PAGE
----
A few points were not to liking. For one thing, while the roll spoilers' alone produced coordinated turns at 60 kt, they tended to produce skidding turns above that speed. The effect was gentle, but noticeable, and required rudder input to keep the yaw string centered. It is odd to need opposite rudder to make a coordinated roll into a turn at high speed. In slow turns it showed the normal glider tendency to overbank and opposite spoiler was necessary to stop it. This was disturbing because it resulted in loss of lift when it was needed most. In spite of circling in thermals with one spoiler open, the ship seemed to climb extremely well.

On the plus side it was found that the ship was taking less of a pounding during high speed runs than might be expected for a light wing loading machine flying in strong desert turbulence. The panel-mounted accelerometer showed a maximum of +2g, -1/2g for the 100mph runs, although pitch attitude changes were noted in turbulence. It seemed that the nose went up in down gusts, and up in down gusts, reducing the wing's angle of attack relative to the local flow quickly enough to prevent the machine from absorbing the load. This is no doubt due to the low moment of inertia about the pitch axes. On several occasions, while flying in formation with other sailplanes, they broke off saying it was too turbulent to be going so fast.

On the slow end of the airspeed envelope, the Pioneer proved to be a surprising performer. The Pioneer 1 would fly with the airspeed needle rested on the peg and refusing to indicateas the speed was below the instrument's threshold. This slow flight ability proved a tremendous asset in small, weak thermals, where it allowed extremely small diameter turns to be made.

From May to August of 1968, the Pioneer was modified to correct some of problems found in the original configuration. The opportunity was taken to lengthen the wings from 40 to 46 feet. This brought the wing area to 192-sq. ft. Considerable effort was made to reduce the moment of inertia about all axes. This resulted in an overall weight reduction of 10 pounds to 430 empty even with the longer wings. A new airspeed was installed that would indicate down to 10 knots. As a result of these modifications, the ship is now called the Pioneer IA.

First flight tests of the modified version began in August 1968. The handling qualities were generally the same as the 40-foot span Pioneer, with the exception that the rudder was stable and surprisingly effective considering the short moment arm. However, the roll rate was still disappointingly slow even though the spoilers had been moved forward and outboard.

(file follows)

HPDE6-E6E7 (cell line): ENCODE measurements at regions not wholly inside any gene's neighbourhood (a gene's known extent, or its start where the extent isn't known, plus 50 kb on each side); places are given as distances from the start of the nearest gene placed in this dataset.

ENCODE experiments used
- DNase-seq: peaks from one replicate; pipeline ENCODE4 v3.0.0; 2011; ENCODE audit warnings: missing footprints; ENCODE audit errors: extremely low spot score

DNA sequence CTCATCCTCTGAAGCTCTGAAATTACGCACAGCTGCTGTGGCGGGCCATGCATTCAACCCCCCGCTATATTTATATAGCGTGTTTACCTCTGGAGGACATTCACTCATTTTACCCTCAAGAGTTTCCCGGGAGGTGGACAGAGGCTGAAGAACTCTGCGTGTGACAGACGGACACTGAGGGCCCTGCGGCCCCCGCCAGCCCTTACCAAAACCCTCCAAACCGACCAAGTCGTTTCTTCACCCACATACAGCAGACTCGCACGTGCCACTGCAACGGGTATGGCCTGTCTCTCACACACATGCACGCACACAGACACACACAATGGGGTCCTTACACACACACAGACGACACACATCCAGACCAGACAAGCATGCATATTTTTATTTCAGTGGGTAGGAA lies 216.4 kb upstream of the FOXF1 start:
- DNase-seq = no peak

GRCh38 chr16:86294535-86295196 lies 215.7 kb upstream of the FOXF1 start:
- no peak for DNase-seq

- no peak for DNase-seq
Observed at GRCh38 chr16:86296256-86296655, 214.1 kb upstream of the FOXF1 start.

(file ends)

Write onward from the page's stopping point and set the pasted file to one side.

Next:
It was decided that the roll rate might be improved if air were allowed to escape (in a "puff") from within the wing as the spoiler was opened. It was thought this would "trip" the flow quicker. They used gaskets to seal the spoiler box completely when it was closed. This small modification almost doubled the roll rate, cutting the time required to perform a coordinated roll from a 45-degree turn in one direction to a coordinated 45-degree turn the other way from 9 seconds to just under 5 seconds, measured at an airspeed of 50 knots.

The performance gain with the longer wings was quite noticeable. Flight comparisons seemed to suggest that it achieved just under 30:1 L/D at 50 Kts combined with very good climb performance. With the new ASI, the minimum airspeed was found to be an indicated 28 knots. At this speed the sink rate was not significantly more than at the minimum sink speed of 40 knots. Soaring flight has been achieved on all except one attempt, with an average time per flight of just less than two hours. Most of these flights were made from auto tows.

The over banking tendency noted in the early tests seemed to be less noticeable in the Pioneer IA. Glide path control on the Pioneer 1A was provided by dive brake/flaps hinged at the mid chord point on the underside of the wing. These acted to increase drag and to increase the coefficient of lift. At the speeds used for approach and landing, trim changes are negligible. At higher speeds there was a noticeable nose-down pitching moment.

The problem with the P1A is that the rudder and roll spoiler response axes didn't meet at anything close to 90 degrees. In fact, they were almost parallel. In effect, the P1A had two rudder systems and no ailerons.

The Pioneer 1A flew on for several more years. After moving to Colorado in 1969, the P1A flew on several long cross country flights. The ability to use very weak lift and, if that failed, land almost anywhere helped. On one flight, it reached 32,000' in the Pikes Peak wave. In this time almost twenty pilots to fly the P1A.

Pioneer I
Wing span: 40 ft

Pioneer IA
Wing span: 46 ft
Wing area: 192 sq. ft
Empty weight: 430 lb
Aspect ratio: 10.8
Fuselage length: 12.5 ft
Wing loading: 3.5 lb/sq.ft